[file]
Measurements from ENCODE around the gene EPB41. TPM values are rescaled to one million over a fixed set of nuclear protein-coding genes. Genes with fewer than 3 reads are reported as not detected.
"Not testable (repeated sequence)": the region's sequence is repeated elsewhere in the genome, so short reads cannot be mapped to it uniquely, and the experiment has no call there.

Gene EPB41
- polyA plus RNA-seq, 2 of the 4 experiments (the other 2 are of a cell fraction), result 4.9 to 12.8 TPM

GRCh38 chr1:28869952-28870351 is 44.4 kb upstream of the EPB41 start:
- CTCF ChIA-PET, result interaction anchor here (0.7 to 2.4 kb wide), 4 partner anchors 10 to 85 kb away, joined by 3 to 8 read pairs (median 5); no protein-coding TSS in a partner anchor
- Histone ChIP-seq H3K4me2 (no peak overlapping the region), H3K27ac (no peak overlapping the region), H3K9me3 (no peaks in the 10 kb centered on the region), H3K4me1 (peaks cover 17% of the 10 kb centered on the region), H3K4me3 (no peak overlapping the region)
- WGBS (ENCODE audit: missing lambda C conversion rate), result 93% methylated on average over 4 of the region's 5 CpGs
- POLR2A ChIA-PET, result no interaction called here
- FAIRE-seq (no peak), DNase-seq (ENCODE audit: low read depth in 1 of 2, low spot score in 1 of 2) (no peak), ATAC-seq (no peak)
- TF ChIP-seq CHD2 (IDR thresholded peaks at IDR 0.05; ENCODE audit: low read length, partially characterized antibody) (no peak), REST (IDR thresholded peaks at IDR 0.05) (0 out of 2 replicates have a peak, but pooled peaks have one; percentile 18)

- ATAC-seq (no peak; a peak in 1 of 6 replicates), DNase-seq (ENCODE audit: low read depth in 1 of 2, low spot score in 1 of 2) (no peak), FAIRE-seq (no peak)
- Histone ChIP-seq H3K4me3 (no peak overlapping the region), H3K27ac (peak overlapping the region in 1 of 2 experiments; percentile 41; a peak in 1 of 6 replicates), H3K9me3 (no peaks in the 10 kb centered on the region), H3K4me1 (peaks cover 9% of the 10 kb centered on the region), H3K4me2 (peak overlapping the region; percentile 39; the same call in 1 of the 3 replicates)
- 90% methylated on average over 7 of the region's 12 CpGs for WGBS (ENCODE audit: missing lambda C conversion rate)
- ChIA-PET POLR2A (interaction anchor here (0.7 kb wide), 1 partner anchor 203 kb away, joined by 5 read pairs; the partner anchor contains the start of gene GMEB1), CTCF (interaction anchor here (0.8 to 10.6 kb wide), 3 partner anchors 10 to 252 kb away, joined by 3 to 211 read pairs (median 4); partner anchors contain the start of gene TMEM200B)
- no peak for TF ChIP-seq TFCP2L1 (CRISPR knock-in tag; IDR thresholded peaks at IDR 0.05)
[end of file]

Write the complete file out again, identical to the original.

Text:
Measurements from ENCODE around the gene EPB41. TPM values are rescaled to one million over a fixed set of nuclear protein-coding genes. Genes with fewer than 3 reads are reported as not detected.
"Not testable (repeated sequence)": the region's sequence is repeated elsewhere in the genome, so short reads cannot be mapped to it uniquely, and the experiment has no call there.

Gene EPB41
- polyA plus RNA-seq, 2 of the 4 experiments (the other 2 are of a cell fraction), result 4.9 to 12.8 TPM

GRCh38 chr1:28869952-28870351 is 44.4 kb upstream of the EPB41 start:
- CTCF ChIA-PET, result interaction anchor here (0.7 to 2.4 kb wide), 4 partner anchors 10 to 85 kb away, joined by 3 to 8 read pairs (median 5); no protein-coding TSS in a partner anchor
- Histone ChIP-seq H3K4me2 (no peak overlapping the region), H3K27ac (no peak overlapping the region), H3K9me3 (no peaks in the 10 kb centered on the region), H3K4me1 (peaks cover 17% of the 10 kb centered on the region), H3K4me3 (no peak overlapping the region)
- WGBS (ENCODE audit: missing lambda C conversion rate), result 93% methylated on average over 4 of the region's 5 CpGs
- POLR2A ChIA-PET, result no interaction called here
- FAIRE-seq (no peak), DNase-seq (ENCODE audit: low read depth in 1 of 2, low spot score in 1 of 2) (no peak), ATAC-seq (no peak)
- TF ChIP-seq CHD2 (IDR thresholded peaks at IDR 0.05; ENCODE audit: low read length, partially characterized antibody) (no peak), REST (IDR thresholded peaks at IDR 0.05) (0 out of 2 replicates have a peak, but pooled peaks have one; percentile 18)

- ATAC-seq (no peak; a peak in 1 of 6 replicates), DNase-seq (ENCODE audit: low read depth in 1 of 2, low spot score in 1 of 2) (no peak), FAIRE-seq (no peak)
- Histone ChIP-seq H3K4me3 (no peak overlapping the region), H3K27ac (peak overlapping the region in 1 of 2 experiments; percentile 41; a peak in 1 of 6 replicates), H3K9me3 (no peaks in the 10 kb centered on the region), H3K4me1 (peaks cover 9% of the 10 kb centered on the region), H3K4me2 (peak overlapping the region; percentile 39; the same call in 1 of the 3 replicates)
- 90% methylated on average over 7 of the region's 12 CpGs for WGBS (ENCODE audit: missing lambda C conversion rate)
- ChIA-PET POLR2A (interaction anchor here (0.7 kb wide), 1 partner anchor 203 kb away, joined by 5 read pairs; the partner anchor contains the start of gene GMEB1), CTCF (interaction anchor here (0.8 to 10.6 kb wide), 3 partner anchors 10 to 252 kb away, joined by 3 to 211 read pairs (median 4); partner anchors contain the start of gene TMEM200B)
- no peak for TF ChIP-seq TFCP2L1 (CRISPR knock-in tag; IDR thresholded peaks at IDR 0.05)